By Chris Jones
15 December 2023 12:00 Reading Time: 12 mins
Dr James Robson, a British & Irish Lions legend, has announced that he will be retiring after more than 30 years in the sport, stepping down from his role as Scottish Rugby’s Chief Medical Officer after the 2024 Guinness Six Nations.
Robson’s skill and experience underpinned every Lions Tour from 1993 to 2013, putting him at the heart of some of the greatest highs and debilitating lows in the history of the most famous touring team in the world.
Robson has unique skills. He qualified as a physiotherapist and then became a doctor. He is the man who saved Will Greenwood’s life when the young centre crashed onto the rock hard pitch in Bloemfontein on the 1997 Tour.
The anguish and concern felt by everyone was captured on the Living with Lions video which helped Greenwood understand what had happened after he was knocked out. “I have no hesitation in repeating, with the information we got after that injury, that he saved my life,” said Greenwood, who went on to become a Rugby World Cup winner in a 55-cap England career.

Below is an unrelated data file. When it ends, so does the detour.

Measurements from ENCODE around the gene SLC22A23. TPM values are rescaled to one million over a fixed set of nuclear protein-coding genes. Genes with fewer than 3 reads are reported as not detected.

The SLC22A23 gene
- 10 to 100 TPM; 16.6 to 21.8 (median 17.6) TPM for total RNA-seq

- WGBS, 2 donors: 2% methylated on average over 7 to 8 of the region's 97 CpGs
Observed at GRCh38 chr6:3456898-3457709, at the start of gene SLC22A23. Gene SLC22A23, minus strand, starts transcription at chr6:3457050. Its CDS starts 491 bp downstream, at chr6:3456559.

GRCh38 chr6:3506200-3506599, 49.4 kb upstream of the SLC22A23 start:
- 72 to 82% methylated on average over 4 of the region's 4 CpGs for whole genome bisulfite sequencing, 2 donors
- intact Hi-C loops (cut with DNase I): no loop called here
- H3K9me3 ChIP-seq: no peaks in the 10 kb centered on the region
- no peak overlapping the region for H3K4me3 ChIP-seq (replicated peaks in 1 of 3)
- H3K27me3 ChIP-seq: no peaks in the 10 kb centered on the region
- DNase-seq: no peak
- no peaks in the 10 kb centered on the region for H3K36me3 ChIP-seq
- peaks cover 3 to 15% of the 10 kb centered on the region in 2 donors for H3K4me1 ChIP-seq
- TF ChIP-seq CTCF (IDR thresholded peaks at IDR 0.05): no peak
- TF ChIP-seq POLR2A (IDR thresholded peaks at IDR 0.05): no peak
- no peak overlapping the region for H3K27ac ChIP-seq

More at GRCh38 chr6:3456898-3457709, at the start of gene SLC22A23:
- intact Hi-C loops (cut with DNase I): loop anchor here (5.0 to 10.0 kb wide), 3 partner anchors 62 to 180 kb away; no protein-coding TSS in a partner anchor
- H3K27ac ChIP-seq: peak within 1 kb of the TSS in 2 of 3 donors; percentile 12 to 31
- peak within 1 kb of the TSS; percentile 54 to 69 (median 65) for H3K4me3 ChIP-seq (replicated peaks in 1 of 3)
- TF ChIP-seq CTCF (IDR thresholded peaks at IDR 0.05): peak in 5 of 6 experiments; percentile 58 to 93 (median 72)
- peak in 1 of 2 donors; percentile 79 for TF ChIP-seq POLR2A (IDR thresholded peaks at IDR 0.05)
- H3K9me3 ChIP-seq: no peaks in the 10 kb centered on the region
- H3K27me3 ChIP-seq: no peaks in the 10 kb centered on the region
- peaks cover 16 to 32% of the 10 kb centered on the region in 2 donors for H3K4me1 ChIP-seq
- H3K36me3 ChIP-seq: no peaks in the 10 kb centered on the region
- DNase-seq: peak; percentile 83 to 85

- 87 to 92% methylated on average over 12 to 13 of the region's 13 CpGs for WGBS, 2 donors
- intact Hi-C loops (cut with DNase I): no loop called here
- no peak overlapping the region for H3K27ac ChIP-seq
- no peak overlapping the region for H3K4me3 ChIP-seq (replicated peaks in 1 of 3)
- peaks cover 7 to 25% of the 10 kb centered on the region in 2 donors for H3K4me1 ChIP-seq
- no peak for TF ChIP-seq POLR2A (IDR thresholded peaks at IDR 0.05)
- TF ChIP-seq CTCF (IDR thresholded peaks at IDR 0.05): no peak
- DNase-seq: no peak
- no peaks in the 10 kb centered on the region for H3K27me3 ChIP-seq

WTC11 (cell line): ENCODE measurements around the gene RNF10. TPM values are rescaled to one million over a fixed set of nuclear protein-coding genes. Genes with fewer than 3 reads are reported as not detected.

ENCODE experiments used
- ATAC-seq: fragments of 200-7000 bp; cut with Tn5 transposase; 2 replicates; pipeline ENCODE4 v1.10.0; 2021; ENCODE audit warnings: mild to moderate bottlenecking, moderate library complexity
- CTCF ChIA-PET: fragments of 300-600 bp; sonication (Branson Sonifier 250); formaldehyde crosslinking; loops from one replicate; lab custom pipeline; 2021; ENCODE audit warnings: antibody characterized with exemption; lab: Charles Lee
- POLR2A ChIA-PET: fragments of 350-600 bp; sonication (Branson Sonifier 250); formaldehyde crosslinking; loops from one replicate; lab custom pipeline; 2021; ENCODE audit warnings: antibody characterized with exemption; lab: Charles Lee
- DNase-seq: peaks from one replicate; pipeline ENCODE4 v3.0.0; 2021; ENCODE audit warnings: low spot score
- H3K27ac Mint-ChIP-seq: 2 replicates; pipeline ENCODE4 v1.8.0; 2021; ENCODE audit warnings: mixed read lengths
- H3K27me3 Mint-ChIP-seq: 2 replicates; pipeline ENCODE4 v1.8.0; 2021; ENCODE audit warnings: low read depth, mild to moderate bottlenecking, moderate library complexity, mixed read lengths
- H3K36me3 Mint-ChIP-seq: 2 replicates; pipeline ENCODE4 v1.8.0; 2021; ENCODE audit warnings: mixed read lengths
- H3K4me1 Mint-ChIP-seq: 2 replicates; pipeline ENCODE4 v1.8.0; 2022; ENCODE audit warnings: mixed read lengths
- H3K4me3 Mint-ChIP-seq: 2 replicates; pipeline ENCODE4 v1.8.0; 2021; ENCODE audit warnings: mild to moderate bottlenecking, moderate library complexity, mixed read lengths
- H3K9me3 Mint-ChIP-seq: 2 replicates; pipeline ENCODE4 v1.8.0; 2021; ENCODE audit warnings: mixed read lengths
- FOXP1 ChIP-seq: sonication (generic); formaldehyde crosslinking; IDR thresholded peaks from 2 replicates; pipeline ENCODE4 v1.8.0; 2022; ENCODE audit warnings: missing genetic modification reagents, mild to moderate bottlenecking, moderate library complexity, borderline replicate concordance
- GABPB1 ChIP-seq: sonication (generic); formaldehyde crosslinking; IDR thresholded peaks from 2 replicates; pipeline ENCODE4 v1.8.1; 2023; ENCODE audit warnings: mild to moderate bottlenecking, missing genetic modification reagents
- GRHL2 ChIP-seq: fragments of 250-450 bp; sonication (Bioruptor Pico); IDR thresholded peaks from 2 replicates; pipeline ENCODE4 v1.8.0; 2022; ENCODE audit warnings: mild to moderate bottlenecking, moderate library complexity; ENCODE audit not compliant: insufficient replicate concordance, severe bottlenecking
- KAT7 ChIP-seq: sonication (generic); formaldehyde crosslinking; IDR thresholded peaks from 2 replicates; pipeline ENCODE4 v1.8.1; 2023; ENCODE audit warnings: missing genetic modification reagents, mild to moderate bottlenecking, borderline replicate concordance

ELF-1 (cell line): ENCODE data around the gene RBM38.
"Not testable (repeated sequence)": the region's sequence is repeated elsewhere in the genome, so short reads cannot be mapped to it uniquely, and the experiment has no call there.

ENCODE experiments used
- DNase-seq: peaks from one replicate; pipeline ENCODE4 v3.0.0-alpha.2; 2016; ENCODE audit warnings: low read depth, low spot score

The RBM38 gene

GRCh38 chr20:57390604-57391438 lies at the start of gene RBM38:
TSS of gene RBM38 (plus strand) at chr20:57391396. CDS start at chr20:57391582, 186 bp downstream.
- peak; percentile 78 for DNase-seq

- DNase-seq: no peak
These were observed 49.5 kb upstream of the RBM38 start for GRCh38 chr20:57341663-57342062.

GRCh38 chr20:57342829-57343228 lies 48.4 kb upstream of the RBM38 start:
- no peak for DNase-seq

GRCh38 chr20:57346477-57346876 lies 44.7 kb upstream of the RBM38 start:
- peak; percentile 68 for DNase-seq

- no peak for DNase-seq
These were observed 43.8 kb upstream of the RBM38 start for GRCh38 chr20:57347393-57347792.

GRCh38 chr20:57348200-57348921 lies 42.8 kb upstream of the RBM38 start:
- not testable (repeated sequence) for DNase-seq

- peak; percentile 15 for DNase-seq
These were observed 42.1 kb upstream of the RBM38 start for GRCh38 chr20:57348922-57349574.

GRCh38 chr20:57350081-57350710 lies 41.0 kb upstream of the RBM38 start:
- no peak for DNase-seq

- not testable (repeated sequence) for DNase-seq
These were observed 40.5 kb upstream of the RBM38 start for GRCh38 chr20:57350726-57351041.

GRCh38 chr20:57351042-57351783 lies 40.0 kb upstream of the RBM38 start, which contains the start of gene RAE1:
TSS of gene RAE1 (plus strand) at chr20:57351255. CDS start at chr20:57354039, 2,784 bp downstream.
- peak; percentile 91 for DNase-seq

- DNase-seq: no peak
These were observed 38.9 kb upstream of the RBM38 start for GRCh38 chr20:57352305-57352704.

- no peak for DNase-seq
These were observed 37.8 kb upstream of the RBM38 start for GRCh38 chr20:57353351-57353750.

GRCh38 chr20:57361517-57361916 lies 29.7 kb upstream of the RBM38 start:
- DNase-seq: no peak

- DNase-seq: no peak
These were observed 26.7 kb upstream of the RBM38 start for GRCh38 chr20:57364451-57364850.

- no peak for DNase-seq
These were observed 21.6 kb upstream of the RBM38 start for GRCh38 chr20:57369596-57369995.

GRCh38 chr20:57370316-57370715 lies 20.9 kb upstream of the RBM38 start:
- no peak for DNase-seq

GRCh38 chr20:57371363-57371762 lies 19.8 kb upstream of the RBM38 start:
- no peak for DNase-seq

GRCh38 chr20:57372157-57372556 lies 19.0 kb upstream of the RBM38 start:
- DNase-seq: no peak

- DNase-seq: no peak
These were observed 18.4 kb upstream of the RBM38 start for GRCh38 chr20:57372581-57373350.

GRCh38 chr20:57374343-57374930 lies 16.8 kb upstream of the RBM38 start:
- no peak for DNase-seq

That 1997 Tour, which saw the Lions defeat World Cup winners South Africa 2-1, was a mixture of tumultuous triumph and pain and remains Robson’s favourite rugby experience. There was the joy of Jeremy Guscott’s series winning drop goal in Durban, the serious injury to Greenwood and also the desperate disappointment of losing Scotland lock Doddie Weir, whose knee ligaments were ruptured in a mid-week game.
A Lions Tour asks so much of every member of the party. Players and management become a single unit, a family sharing a multitude of emotions and problems and at the heart of this was Robson for six tours that took him to New Zealand (1993, 2005), Australia (2001, 2013) and South Africa (1997, 2009).